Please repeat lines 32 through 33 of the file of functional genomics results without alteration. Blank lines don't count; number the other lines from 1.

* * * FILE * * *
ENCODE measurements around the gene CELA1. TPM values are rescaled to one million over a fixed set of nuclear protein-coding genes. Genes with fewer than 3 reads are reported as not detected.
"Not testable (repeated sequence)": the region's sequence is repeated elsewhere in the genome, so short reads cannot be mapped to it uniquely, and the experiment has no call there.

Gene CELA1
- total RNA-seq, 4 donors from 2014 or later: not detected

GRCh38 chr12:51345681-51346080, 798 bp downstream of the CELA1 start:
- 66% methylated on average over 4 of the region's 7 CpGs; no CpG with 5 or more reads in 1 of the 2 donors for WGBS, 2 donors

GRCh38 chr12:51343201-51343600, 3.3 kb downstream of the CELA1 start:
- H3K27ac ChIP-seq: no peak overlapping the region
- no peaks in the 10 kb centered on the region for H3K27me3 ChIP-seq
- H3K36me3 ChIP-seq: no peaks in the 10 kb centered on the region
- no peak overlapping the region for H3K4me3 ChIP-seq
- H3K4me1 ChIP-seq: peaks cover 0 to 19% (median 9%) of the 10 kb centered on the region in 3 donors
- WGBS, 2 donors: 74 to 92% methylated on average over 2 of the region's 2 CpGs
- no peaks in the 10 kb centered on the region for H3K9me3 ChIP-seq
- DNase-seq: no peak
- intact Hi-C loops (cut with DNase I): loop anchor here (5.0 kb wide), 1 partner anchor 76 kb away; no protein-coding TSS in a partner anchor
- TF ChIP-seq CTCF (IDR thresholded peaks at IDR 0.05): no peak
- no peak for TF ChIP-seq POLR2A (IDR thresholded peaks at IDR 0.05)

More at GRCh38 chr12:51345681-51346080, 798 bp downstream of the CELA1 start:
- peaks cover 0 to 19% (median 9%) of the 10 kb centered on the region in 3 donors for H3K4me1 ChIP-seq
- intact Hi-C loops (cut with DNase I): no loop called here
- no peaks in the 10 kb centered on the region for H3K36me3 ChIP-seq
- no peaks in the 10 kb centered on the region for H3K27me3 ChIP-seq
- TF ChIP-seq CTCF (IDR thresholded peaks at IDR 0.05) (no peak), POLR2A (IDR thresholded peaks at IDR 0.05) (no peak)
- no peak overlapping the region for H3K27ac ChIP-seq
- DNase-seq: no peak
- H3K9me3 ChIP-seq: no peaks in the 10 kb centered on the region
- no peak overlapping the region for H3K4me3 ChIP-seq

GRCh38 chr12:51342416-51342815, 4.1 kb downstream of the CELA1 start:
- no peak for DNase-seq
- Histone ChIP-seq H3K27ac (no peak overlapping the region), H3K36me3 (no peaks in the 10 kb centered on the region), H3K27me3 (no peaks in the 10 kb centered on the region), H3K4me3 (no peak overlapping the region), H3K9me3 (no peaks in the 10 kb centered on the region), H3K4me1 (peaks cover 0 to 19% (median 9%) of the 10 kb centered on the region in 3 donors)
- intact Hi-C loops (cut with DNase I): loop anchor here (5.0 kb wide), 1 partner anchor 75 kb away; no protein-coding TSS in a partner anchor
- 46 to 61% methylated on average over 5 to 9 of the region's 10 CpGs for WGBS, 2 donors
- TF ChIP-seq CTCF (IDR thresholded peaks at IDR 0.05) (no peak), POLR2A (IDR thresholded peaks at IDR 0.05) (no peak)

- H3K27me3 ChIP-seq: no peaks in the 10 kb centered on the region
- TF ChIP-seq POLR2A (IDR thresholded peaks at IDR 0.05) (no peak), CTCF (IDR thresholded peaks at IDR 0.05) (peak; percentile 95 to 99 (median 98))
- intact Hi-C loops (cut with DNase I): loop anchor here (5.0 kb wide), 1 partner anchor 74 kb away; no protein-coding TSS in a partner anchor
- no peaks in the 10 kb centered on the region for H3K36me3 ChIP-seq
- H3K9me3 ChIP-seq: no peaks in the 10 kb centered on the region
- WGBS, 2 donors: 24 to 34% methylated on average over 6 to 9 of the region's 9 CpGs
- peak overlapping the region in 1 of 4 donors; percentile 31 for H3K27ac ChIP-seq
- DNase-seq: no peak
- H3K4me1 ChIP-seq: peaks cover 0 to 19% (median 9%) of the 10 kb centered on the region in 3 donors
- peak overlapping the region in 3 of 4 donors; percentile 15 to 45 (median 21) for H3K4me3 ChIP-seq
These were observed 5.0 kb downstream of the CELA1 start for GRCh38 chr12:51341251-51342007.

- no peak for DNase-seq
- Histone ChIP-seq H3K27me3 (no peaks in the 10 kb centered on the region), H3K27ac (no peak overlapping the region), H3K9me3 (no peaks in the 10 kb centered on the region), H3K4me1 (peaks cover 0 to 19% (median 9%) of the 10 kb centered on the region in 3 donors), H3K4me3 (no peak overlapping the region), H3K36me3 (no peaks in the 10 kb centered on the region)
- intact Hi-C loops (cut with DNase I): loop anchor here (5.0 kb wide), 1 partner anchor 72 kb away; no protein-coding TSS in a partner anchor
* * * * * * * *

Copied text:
- intact Hi-C loops (cut with DNase I): loop anchor here (5.0 kb wide), 1 partner anchor 75 kb away; no protein-coding TSS in a partner anchor
- 46 to 61% methylated on average over 5 to 9 of the region's 10 CpGs for WGBS, 2 donors